Well I’m very glad I went. I got there at just the right moment, I reckon, when it wasn’t so crowded that I couldn’t get a spot right in front of the stage but not so early that there were hours to wait.
I took up my position feeling like I was doing a very good impersonation of a pro. Looked at the position of the singer’s mic, the lighting, set various important-seeming settings on the camera. Of course I’d forgotten that she (Joan) divides her time between keyboards and guitar so I ended up on the wrong side of the stage and therefore not in the best position at all.
She wore a hat. She told us it had been a bit of a last-minute decision. She took it off later and apologised for her hair being such a terrible mess. I found the effect anything but unpleasant.
Here’s another one of bassist Rainy Orteca. Is it as good as the one I put up yesterday? I dunno. Slightly out of focus, no smile, but I’m not sure I don’t prefer it.
The drummer, Parker Kindred (what a great name it is, now that I’ve discovered it), spent a lot of the time with his brow furrowed in a worried-looking fashion like an emaciated bloodhound. In this picture he looks somewhat more sanguine.
I love watching musicians. The intense inward concentration, the expressions sometimes bordering on agony; it reminds me of people enjoying really good sex.
I’m sure it’s a comparison Joan would appreciate. She explained that the song (from the forthcoming album To Survive) Hard White Wall was a song about lust and the consummation thereof against the eponymous structure.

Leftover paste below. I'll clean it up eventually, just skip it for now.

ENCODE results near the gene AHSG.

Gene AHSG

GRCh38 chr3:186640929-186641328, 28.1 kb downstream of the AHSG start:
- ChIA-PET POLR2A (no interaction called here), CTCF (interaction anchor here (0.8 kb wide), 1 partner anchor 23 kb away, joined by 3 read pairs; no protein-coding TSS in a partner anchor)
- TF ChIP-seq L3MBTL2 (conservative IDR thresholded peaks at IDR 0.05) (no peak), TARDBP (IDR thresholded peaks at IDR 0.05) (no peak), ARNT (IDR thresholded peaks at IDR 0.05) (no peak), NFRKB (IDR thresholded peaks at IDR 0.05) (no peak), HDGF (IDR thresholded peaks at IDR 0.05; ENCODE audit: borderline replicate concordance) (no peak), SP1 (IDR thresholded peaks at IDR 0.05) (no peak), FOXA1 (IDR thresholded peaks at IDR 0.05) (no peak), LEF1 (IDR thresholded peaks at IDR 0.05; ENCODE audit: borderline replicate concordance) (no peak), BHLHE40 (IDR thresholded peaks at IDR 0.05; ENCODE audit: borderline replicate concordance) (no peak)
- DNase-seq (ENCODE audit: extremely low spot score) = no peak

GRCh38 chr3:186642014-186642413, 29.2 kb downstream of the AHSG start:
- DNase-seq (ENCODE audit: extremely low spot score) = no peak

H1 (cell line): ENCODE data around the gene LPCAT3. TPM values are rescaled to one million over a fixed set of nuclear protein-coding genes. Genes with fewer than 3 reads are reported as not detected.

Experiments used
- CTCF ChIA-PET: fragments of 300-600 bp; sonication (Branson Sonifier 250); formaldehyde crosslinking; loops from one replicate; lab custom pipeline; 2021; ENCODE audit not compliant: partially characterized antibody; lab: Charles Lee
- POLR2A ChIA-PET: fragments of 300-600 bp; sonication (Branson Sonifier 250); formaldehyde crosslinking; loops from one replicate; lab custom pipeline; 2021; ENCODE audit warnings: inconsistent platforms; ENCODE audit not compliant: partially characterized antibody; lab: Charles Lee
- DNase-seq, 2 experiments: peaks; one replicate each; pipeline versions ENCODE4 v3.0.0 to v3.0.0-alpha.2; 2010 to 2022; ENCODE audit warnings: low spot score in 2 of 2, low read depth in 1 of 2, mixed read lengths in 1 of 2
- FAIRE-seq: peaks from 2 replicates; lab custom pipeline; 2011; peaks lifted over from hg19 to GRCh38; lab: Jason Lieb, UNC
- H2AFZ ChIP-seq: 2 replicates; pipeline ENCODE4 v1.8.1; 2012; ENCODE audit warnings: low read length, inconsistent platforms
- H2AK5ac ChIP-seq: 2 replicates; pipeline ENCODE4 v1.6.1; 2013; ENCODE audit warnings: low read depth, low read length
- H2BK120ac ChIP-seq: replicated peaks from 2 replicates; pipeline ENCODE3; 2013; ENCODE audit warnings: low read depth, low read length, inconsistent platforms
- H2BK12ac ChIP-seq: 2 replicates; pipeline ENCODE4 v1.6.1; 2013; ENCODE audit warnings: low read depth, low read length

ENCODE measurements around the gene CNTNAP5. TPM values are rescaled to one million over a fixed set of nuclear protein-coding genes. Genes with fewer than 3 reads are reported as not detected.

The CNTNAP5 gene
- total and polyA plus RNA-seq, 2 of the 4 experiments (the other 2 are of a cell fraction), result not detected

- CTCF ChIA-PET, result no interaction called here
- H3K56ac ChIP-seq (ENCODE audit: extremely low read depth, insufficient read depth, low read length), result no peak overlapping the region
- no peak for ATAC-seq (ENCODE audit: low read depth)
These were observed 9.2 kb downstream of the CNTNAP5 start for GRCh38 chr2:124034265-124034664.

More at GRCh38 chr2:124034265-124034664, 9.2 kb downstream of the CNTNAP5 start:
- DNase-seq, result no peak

So, as TG pointed out on the previous post, enough with the visuals already, what was the music like? I am sorry to have to report that the sound balance was so appalling that I can’t really give any meaningful appraisal. Maybe it was my position at the front of the stage, but I really can’t imagine that I should not have been able to hear the vocals above the keyboards.
The opening song was To Be Loved which is lined up to be the first single from the new album. She was nervous, visibly and audibly nervous, but warmed up quickly.
The set mixed new material with the three tracks from Real Life which had been released as singles – Flushed Chest, Christable and, as the encore, Eternal Flame. Of the forthcoming release I’m already familiar with To Be Lonely, Start Of My Heart and Furious from the video of the concert she gave at Amsterdam’s Paradiso which appears no longer to be online.
For all these tracks it was just about ok that the overall sound quality was rubbish and the balance appalling, I was singing along anyway. But when it came the stuff I hadn’t already heard it was extremely frustrating.
Worst of all was right at the end. After the encore drummer and bassist left the stage leaving Joan alone at the keyboard. And every sound she made produced a rattling noise akin to the sound of stage thunder from the speaker. It sounded to me like an open mic over the drum kit picking up some kind of resonance off one of the skins. Or maybe by then the speakers themselves were ashamed of the noise they were having to pump out and were giving up the will to sound.
So the finale of the evening, the title track of the album, To Survive, was for me entirely ruined by the accompaniment of the rattling of dried chickpeas in a large tin trunk.
But if I had to draw a conclusion I would say that the new album looks to be as powerful as the debut with a mix of haunting, intimate songs and the harder, faster and syncopated beats of Hard White Wall and spitting power of Furious. As a performer she is protean in her ability to move from tender to ferocious, she’s witty and charming as she riffs with the audience while retuning her guitar. Oh, and her footwear is always worth drooling over. I shall definitely buy the album when it comes out, and would love to see her again live, with the added and as yet unachieved advantage of being able to hear her properly as well.
(Gig on 17 April 2008 at the Roundhouse FREEDM Studio [“the square room in the round building”])